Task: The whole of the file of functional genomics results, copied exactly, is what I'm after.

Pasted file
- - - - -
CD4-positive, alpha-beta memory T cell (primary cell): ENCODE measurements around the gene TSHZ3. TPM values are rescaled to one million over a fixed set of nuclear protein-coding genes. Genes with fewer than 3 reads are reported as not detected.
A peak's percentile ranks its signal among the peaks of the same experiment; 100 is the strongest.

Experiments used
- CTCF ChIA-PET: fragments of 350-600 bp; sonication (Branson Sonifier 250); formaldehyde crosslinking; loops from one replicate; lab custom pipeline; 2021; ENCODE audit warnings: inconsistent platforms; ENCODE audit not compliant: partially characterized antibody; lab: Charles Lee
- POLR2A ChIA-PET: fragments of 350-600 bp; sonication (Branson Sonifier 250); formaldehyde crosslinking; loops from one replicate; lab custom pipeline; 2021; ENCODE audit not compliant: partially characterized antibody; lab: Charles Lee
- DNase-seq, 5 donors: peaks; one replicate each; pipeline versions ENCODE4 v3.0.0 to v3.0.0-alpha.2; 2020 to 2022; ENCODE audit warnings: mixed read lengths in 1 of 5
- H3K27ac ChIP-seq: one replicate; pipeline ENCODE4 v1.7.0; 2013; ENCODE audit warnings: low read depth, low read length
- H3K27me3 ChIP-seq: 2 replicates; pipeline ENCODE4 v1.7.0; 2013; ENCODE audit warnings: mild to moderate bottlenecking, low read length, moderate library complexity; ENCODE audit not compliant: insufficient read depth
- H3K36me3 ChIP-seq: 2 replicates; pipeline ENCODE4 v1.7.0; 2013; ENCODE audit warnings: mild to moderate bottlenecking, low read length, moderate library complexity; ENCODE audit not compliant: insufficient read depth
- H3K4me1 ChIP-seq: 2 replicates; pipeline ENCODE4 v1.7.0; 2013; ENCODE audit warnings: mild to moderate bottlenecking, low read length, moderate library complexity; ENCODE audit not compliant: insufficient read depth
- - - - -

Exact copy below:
CD4-positive, alpha-beta memory T cell (primary cell): ENCODE measurements around the gene TSHZ3. TPM values are rescaled to one million over a fixed set of nuclear protein-coding genes. Genes with fewer than 3 reads are reported as not detected.
A peak's percentile ranks its signal among the peaks of the same experiment; 100 is the strongest.

Experiments used
- CTCF ChIA-PET: fragments of 350-600 bp; sonication (Branson Sonifier 250); formaldehyde crosslinking; loops from one replicate; lab custom pipeline; 2021; ENCODE audit warnings: inconsistent platforms; ENCODE audit not compliant: partially characterized antibody; lab: Charles Lee
- POLR2A ChIA-PET: fragments of 350-600 bp; sonication (Branson Sonifier 250); formaldehyde crosslinking; loops from one replicate; lab custom pipeline; 2021; ENCODE audit not compliant: partially characterized antibody; lab: Charles Lee
- DNase-seq, 5 donors: peaks; one replicate each; pipeline versions ENCODE4 v3.0.0 to v3.0.0-alpha.2; 2020 to 2022; ENCODE audit warnings: mixed read lengths in 1 of 5
- H3K27ac ChIP-seq: one replicate; pipeline ENCODE4 v1.7.0; 2013; ENCODE audit warnings: low read depth, low read length
- H3K27me3 ChIP-seq: 2 replicates; pipeline ENCODE4 v1.7.0; 2013; ENCODE audit warnings: mild to moderate bottlenecking, low read length, moderate library complexity; ENCODE audit not compliant: insufficient read depth
- H3K36me3 ChIP-seq: 2 replicates; pipeline ENCODE4 v1.7.0; 2013; ENCODE audit warnings: mild to moderate bottlenecking, low read length, moderate library complexity; ENCODE audit not compliant: insufficient read depth
- H3K4me1 ChIP-seq: 2 replicates; pipeline ENCODE4 v1.7.0; 2013; ENCODE audit warnings: mild to moderate bottlenecking, low read length, moderate library complexity; ENCODE audit not compliant: insufficient read depth